Wound therapy device wins FDA authorization
Applied Tissue Technologies (ATT) announced Monday it has received FDA 510(k) clearance for its negative pressure wound therapy (NPWT) device.
NPWT devices have been used in the U.S. to help heal wounds since the 1990s but currently require healthcare professionals to place foam, gauze or another filler material over the area being treated.
ATT has tried to improve on these existing devices by incorporating a permanently embossed impermeable membrane into its product to end the need to use a separate filler material.
NPWT has become a well-established approach to the treatment of acute and chronic wounds in the decades since FDA cleared Kinetic Concepts' (KCI) device and CMS began reimbursing the procedure. The approach entails using a sealed dressing and vacuum pump to apply sub-atmospheric pressure to the wound, thereby extracting fluid and increasing blood flow.
Throughout the rise of NPWT, physicians have debated whether gauze or foam is a better wound dressing. Some studies have suggested both fillers yield similar outcomes but KCI, the manufacturer of GranuFoam, argues foams better promote wound healing and are free from fluid-pooling issues.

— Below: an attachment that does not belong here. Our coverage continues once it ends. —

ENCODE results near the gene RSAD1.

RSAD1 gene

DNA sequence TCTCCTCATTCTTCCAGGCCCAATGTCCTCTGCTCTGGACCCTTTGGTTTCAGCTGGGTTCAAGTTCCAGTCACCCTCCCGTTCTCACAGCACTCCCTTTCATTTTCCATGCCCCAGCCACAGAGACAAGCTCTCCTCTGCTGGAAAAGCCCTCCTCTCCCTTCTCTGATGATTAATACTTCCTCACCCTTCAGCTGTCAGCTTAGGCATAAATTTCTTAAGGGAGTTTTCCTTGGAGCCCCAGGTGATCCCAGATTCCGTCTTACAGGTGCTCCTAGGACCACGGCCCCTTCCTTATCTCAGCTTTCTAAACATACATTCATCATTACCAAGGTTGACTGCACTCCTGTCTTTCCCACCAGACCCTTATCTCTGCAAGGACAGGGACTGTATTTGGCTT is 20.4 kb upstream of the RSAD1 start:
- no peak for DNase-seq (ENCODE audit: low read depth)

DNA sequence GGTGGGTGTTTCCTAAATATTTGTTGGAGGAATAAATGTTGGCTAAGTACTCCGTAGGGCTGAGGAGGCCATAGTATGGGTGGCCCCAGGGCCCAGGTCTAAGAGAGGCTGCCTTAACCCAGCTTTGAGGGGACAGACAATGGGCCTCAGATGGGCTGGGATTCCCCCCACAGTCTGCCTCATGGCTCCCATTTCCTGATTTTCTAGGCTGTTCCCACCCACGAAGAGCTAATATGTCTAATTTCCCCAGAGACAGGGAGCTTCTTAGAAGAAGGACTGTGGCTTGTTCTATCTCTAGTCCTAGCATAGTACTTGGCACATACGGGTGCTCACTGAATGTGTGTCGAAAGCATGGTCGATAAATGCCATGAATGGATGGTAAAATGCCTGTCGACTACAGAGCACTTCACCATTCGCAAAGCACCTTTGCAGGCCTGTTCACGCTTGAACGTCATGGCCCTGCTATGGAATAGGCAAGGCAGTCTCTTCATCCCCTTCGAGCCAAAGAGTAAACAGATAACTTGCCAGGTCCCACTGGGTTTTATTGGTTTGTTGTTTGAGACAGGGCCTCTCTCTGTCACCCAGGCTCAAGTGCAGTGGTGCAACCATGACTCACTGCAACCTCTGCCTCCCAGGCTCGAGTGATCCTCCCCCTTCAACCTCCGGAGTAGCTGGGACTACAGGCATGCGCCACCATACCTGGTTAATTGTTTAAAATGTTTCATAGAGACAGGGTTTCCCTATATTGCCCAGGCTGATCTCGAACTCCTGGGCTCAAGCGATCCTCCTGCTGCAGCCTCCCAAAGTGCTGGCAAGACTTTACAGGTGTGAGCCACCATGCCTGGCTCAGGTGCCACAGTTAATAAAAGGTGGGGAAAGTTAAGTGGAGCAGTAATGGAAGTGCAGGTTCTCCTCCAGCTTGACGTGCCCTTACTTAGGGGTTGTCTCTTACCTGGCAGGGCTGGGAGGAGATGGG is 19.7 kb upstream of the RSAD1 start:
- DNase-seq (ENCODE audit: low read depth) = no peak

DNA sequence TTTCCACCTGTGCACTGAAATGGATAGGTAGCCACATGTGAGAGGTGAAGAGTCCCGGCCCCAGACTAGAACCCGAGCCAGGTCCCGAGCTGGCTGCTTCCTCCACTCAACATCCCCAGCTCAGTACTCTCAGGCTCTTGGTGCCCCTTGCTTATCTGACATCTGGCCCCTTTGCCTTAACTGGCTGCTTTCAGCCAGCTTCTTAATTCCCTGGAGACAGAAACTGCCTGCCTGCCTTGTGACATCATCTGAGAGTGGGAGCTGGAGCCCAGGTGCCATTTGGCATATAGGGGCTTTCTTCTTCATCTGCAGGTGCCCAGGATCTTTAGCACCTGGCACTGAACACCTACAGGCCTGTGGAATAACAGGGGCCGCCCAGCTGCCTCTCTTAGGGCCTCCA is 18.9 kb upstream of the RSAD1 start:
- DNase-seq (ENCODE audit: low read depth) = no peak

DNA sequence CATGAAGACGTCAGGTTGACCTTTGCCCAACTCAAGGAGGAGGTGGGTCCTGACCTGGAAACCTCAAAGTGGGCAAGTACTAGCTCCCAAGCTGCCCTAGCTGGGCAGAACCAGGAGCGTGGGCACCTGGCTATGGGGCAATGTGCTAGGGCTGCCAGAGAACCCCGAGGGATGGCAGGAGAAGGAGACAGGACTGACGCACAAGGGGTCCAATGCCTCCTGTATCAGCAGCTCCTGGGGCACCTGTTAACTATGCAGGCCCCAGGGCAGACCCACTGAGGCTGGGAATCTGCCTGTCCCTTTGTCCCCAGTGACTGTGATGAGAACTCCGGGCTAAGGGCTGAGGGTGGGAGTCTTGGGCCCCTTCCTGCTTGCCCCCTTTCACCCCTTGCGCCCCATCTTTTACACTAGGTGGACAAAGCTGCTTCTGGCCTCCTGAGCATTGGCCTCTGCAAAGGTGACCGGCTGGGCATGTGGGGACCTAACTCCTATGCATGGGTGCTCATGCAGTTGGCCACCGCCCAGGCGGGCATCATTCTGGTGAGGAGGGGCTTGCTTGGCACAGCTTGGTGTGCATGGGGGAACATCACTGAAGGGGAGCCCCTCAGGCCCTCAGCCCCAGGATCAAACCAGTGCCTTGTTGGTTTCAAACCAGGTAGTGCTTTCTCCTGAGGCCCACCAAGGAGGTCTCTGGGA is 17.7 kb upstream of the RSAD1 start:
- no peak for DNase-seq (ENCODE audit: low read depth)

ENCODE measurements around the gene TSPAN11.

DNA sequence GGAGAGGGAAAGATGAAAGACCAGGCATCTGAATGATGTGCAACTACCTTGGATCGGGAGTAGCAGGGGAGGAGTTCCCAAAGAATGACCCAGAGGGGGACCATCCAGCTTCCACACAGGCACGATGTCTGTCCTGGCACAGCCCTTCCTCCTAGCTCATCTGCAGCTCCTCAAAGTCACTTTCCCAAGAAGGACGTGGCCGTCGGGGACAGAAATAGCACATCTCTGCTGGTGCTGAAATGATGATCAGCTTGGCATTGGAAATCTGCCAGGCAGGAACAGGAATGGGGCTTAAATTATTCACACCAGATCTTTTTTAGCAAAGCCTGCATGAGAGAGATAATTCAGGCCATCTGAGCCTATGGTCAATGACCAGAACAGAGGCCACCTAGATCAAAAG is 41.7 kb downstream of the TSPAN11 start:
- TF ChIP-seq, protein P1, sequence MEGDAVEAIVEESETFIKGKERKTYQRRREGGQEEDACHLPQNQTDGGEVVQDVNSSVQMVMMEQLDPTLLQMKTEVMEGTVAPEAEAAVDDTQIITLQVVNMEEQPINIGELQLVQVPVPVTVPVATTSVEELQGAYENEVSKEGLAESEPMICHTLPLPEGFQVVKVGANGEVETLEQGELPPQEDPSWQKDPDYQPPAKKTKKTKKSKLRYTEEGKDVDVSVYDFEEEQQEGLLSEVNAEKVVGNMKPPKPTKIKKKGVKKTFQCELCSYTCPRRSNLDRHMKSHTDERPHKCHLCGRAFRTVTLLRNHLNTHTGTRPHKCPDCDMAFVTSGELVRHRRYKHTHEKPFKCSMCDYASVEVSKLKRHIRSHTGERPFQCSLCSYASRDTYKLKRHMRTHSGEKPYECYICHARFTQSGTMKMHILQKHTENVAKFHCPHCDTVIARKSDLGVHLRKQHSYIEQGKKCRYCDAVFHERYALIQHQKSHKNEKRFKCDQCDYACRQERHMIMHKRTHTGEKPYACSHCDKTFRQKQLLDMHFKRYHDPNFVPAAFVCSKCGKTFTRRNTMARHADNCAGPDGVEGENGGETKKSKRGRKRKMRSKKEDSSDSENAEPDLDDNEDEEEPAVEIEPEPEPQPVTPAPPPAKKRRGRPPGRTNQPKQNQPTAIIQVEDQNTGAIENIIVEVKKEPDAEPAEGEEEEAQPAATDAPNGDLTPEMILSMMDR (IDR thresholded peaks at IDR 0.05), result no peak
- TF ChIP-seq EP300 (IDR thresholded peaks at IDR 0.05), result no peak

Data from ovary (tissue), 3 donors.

Now, ATT wants to render the foam versus gauze debate irrelevant for many wounds by introducing a device that has built-in filler material. ATT's Platform Wound Dressing (PWD) features a permanently embossed impermeable membrane. This serves as both the membrane and filler material, enabling healthcare professionals to perform NPWT without using a separate piece of foam or gauze.
Healthcare professionals place the device over the wound, using the adhesive rim to stick it in place. When the NPWT pump is turned on, negative pressure pulls the embossed membrane into contact with the surface of the wound.
ATT has designed the membrane to promote wound healing. By embossing the membrane, ATT has created channels through which air and fluid can flow, thereby ensuring the application of pressure and removal of wound fluids. The membrane also folds in parts, providing a secondary distribution channel for negative pressure.
The company now faces the challenge of convincing physicians to use its device to treat a range of wounds, burns, ulcers and grafts. That could be a significant challenge. KCI, which built the NPWT market, grew into a business worth more than $6 billion by the time it was acquired in 2011 and continues to advance its wound care portfolio.
To make its case, ATT has published data on the effect of PWD on pigs and initiated clinical trials with the support of the U.S. military.